“The outdoor industry is fortunate to have a strong advocate in Conrad Anker on behalf of preserving recreation venues for all Americans,” said Amy Roberts, vice president of government affairs at Outdoor Industry Association. “LWCF touches every community in America, investing in our national recreation infrastructure, local and urban parks, and providing access to our public lands, rivers, and beaches, so important to getting families, especially underserved youth, active and outdoors. The LWCF stateside program alone has funded over 41,000 projects that promote healthy, close-to-home recreation.”
Created by Congress in 1965, LWCF was a bipartisan commitment to safeguard natural areas, water resources and our cultural heritage, and to provide recreation opportunities to all Americans. National parks like Rocky Mountain and the Great Smoky Mountains, as well as national wildlife refuges, national forests, Civil War battlefields, cultural and historic sites, rivers and lakes, working ranches and forests, community parks, trails, and ball fields in every one of our 50 states are permanently protected for Americans to enjoy thanks to federal funds from LWCF.
“Even in these tough economic times, when families need to cut back on spending, people are willing to invest in outdoor recreation,” said Anker. “Families understand that being outdoors is a wise investment that reaps benefits to their health and well being. In turn, this spending supports jobs and drives economic vibrancy in our communities.”
The Land and Water Conservation Fund Coalition is an informal partnership working together to support full and dedicated funding for LWCF. The coalition includes hundreds of local, state and national business, recreation, private landowner and conservation organizations across the country. Congress created the LWCF in 1964 to guarantee America’s natural, historical and outdoor recreation heritage. In 1968, Congress authorized an income stream for LWCF from offshore oil and gas leasing revenues. The House Appropriations Subcommittee on Interior, the Environment, and Related Agencies is chaired by Representative Mike Simpson (R-ID).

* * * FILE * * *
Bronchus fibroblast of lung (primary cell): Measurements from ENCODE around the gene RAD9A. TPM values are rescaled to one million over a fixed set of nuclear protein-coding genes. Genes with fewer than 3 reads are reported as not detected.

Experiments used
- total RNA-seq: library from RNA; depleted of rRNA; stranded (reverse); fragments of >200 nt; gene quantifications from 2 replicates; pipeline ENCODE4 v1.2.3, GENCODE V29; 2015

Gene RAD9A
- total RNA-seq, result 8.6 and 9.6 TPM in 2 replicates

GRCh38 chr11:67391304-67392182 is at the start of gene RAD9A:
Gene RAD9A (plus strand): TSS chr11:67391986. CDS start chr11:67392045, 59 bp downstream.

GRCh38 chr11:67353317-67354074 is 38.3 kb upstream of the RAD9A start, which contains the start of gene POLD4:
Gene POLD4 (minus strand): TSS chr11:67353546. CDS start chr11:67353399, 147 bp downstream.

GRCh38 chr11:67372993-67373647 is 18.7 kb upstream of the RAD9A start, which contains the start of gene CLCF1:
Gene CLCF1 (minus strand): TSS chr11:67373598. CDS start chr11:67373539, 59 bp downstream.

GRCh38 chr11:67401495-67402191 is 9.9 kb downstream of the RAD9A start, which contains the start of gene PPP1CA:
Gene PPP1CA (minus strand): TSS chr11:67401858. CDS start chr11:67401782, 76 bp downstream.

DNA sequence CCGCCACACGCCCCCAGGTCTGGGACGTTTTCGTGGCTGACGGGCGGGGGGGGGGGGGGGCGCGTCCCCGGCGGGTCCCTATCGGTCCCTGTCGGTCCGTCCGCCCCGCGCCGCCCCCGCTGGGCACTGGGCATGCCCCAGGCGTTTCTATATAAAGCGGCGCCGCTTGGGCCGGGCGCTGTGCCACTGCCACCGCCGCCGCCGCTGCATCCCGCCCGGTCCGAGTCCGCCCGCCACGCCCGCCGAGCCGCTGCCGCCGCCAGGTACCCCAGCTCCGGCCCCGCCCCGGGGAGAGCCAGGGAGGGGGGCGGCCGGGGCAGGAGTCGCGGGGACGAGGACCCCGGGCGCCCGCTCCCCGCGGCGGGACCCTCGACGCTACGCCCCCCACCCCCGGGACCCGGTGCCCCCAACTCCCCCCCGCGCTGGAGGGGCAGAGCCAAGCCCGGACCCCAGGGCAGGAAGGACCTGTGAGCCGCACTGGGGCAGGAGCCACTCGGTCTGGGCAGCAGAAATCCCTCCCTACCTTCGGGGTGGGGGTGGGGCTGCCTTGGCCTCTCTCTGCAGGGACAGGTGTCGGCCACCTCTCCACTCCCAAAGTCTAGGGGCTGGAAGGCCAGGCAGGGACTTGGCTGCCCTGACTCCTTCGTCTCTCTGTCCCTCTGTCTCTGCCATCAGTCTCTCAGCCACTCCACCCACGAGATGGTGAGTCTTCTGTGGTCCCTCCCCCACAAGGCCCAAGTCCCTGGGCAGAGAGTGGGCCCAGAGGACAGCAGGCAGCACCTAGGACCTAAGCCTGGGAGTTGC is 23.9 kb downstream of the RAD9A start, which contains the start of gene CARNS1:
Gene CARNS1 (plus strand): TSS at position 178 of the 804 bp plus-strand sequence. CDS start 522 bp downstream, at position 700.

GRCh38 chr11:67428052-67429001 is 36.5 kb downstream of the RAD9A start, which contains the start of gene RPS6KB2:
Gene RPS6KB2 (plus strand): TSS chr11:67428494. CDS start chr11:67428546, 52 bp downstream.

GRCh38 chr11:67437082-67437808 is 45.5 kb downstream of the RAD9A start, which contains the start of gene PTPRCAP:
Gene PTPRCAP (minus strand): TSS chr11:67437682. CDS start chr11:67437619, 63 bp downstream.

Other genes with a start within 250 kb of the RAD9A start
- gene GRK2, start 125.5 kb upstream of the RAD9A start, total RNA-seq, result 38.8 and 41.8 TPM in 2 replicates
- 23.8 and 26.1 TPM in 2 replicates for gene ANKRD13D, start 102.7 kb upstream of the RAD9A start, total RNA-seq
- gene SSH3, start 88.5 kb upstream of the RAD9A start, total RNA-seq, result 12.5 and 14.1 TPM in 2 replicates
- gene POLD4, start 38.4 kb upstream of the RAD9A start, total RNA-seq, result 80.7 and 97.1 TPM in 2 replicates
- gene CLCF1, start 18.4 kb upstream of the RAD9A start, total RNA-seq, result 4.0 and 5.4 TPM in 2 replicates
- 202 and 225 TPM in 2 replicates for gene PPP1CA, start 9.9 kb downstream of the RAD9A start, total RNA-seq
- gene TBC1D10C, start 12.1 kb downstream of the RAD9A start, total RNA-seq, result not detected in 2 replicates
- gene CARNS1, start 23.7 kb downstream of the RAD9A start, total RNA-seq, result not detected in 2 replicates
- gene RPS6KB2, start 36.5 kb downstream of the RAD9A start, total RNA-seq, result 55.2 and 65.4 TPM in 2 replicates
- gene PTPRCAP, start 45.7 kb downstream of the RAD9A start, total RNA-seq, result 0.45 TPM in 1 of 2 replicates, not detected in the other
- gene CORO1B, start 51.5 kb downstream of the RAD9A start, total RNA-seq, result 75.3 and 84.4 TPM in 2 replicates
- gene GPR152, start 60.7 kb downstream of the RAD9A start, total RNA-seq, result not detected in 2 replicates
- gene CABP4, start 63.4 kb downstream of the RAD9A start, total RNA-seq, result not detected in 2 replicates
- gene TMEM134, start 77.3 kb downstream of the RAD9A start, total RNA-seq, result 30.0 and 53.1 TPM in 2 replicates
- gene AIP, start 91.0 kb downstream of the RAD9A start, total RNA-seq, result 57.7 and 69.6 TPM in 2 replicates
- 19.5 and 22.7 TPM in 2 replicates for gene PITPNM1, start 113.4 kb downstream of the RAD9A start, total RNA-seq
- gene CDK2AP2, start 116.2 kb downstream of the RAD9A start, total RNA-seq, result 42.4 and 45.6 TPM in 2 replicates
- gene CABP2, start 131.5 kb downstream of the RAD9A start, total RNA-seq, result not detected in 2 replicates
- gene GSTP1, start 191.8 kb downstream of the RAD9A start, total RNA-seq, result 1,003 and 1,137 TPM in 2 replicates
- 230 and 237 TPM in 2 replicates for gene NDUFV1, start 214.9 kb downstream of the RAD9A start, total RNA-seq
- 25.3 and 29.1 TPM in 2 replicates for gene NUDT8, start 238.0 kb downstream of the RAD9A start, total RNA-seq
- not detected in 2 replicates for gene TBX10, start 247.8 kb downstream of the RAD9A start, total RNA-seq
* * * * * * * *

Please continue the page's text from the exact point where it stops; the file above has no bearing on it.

About Conrad Anker
In May of 1999, as a member of the Mallory & Irvine Research Expedition, Conrad discovered the body of George Mallory, the preeminent Everest explorer of the 1920s. The disappearance of Mallory and Sandy Irvine on their summit bid in June 1924 is one of climbing’s great mysteries, and Conrad’s discovery and analysis of the find has shed new light on the pioneering climbs of the early expeditions. Conrad graduated from the University of Utah and lives in Bozeman, Montana, with his wife and three sons. He is a board member of the Conservation Alliance, the Alex Lowe Charitable Foundation and the Montana State University Leadership Institute. Conrad has worked with The North Face for 27 years and focuses his efforts on outdoor participation, youth engagement and corporate sustainability. Conrad has been recognized for his work and climbing ability by the American Alpine Club with the Underhill Award (2002) and the David Brower Conservation Award (2010). In 2008 the University of Utah bestowed Conrad with the Distinguished Alumni Award.